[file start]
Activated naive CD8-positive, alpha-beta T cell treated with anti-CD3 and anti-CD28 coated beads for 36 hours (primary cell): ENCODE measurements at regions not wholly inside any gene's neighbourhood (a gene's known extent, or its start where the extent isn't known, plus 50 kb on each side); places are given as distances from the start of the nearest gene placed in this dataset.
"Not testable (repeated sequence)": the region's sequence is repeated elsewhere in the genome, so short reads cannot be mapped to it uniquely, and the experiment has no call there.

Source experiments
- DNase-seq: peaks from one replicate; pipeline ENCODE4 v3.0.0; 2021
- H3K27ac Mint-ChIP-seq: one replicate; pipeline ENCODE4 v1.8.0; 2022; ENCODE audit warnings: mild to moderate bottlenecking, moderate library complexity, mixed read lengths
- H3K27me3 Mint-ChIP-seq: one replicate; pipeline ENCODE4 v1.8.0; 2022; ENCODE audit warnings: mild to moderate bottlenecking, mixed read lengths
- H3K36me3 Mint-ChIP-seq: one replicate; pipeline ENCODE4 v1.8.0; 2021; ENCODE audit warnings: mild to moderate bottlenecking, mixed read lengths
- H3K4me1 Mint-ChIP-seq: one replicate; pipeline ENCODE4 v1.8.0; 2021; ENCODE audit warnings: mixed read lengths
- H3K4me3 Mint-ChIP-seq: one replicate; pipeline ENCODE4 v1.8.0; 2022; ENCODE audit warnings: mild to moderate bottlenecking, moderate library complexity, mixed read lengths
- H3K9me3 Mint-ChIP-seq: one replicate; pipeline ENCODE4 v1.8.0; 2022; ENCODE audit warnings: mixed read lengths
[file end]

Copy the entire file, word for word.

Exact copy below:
Activated naive CD8-positive, alpha-beta T cell treated with anti-CD3 and anti-CD28 coated beads for 36 hours (primary cell): ENCODE measurements at regions not wholly inside any gene's neighbourhood (a gene's known extent, or its start where the extent isn't known, plus 50 kb on each side); places are given as distances from the start of the nearest gene placed in this dataset.
"Not testable (repeated sequence)": the region's sequence is repeated elsewhere in the genome, so short reads cannot be mapped to it uniquely, and the experiment has no call there.

Source experiments
- DNase-seq: peaks from one replicate; pipeline ENCODE4 v3.0.0; 2021
- H3K27ac Mint-ChIP-seq: one replicate; pipeline ENCODE4 v1.8.0; 2022; ENCODE audit warnings: mild to moderate bottlenecking, moderate library complexity, mixed read lengths
- H3K27me3 Mint-ChIP-seq: one replicate; pipeline ENCODE4 v1.8.0; 2022; ENCODE audit warnings: mild to moderate bottlenecking, mixed read lengths
- H3K36me3 Mint-ChIP-seq: one replicate; pipeline ENCODE4 v1.8.0; 2021; ENCODE audit warnings: mild to moderate bottlenecking, mixed read lengths
- H3K4me1 Mint-ChIP-seq: one replicate; pipeline ENCODE4 v1.8.0; 2021; ENCODE audit warnings: mixed read lengths
- H3K4me3 Mint-ChIP-seq: one replicate; pipeline ENCODE4 v1.8.0; 2022; ENCODE audit warnings: mild to moderate bottlenecking, moderate library complexity, mixed read lengths
- H3K9me3 Mint-ChIP-seq: one replicate; pipeline ENCODE4 v1.8.0; 2022; ENCODE audit warnings: mixed read lengths